Friday, May 20, 2011

And here is HMS Protector

Well, it'll be HMS only on 1 June, when she'll be formally handed to the Royal Navy, with commission expected for 23 June.

But she'll enter Portsmouth for the first time at around 1.10pm on Monday.

HMS Protector is the Interim Arctic Patrol Vessel, pennant number A-173. She born as the icebreaker/Polar research ship MV Polarbjørn (Polar Bear) in Norwey, and she's been chosen by the MOD to temporarily replace HMS Endurance for over three years. At the end of the loan period, a decision will have been taken: either repair Endurance (out of action since a flooding incident off Chile almost sank her nearly three years ago) or permanently acquire Protector to replace her. It'll be a purely economic decision, spurred by the fact that estimates put the repair bill for the Red Plum at 32 million. 

To become HMS Protector, Polarbjørn has undergone a quick ten-day refit in Odense, Denmark, where her flight deck was moved from the bridge roof to the stern and a multi-beam echo sounder survey system was fitted and Royal Navy insignia added.
To become HMS Protector the ship has been upgraded significantly. The most evident change is the Flight Deck: from above the bridge, it has very evidently

Her 88-strong ship’s company, led by CO Capt Peter Sparkes, will spend the summer and early autumn gearing up for her inaugural deployment to the southern polar region in November.
Initially Protector will receive a small motor launch crammed with hi-tech survey kit and two Pacific 22 RIBs; the latter will be replaced on her second Antarctic deployment by a landing craft LCVP MK5 to move personnel and equipment from ship to shore.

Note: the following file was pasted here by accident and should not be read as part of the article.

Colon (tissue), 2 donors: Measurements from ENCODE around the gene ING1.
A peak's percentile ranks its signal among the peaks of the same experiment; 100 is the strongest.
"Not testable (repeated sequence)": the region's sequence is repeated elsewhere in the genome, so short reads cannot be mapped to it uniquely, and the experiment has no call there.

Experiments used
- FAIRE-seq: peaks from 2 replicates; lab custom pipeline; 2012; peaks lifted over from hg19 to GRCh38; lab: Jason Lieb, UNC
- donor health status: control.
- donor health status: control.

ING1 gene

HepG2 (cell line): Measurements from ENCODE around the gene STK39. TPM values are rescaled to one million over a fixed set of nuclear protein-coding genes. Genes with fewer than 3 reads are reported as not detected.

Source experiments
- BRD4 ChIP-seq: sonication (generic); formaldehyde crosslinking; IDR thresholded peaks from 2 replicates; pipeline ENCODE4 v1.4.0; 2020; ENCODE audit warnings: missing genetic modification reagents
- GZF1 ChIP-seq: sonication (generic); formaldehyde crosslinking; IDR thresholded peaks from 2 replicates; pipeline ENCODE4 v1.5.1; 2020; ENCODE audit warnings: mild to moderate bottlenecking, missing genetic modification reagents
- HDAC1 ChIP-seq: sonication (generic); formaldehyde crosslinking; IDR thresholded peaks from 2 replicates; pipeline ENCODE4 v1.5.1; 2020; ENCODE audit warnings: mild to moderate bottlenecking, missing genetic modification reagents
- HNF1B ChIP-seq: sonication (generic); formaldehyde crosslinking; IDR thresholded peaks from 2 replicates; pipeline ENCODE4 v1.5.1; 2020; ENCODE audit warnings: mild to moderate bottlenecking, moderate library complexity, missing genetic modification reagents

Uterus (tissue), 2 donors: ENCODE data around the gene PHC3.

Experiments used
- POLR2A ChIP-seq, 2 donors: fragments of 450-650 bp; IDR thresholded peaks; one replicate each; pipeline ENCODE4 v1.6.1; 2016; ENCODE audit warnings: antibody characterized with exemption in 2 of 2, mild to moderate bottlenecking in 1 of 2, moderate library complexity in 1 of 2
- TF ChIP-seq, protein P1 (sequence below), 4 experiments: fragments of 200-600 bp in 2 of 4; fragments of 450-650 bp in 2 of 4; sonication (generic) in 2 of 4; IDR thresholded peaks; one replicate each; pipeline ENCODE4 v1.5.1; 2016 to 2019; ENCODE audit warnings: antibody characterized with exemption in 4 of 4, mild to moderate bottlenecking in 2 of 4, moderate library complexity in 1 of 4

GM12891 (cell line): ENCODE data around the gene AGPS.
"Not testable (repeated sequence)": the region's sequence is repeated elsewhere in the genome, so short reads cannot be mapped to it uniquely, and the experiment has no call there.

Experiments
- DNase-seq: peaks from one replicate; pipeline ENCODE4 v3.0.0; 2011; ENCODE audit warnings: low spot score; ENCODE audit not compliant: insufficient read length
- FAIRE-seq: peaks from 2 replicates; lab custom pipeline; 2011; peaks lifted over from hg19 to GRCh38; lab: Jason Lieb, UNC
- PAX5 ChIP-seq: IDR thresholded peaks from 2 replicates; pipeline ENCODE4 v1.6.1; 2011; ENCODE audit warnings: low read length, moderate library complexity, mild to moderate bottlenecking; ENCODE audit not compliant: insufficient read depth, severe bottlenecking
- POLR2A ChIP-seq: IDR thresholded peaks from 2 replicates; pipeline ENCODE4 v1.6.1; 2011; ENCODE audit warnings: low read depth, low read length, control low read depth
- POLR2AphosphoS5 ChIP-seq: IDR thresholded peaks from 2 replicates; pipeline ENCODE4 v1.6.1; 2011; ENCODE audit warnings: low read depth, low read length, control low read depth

The new ship will also carry three all-terrain vehicles (Vikings of the Royal Marines, i'm guessing) and three quad bikes plus trailers to help the ship’s company re-supply British Antarctic Survey scientists in their far-flung outposts.

Monday will also see the last return at home of HMS Gloucester, though. She'll arrive flying her decommissioning pennant roughly three hours before Protector. With 29 years of sterling service and nearly 800.000 miles on her odometer, the Fighting G will retire with honor, after her last six-months deployment around the Falklands/South Atlantic/South Americas, finished earlier this spring. In the last week, she has worked with a substantial US-RN-Franco-Spanish task force in the Western Approaches, headed by the USS George H W Bush, the US Navy’s newest supercarrier, on Exercise Saxon Warrior. 

Fighting to the very end.  

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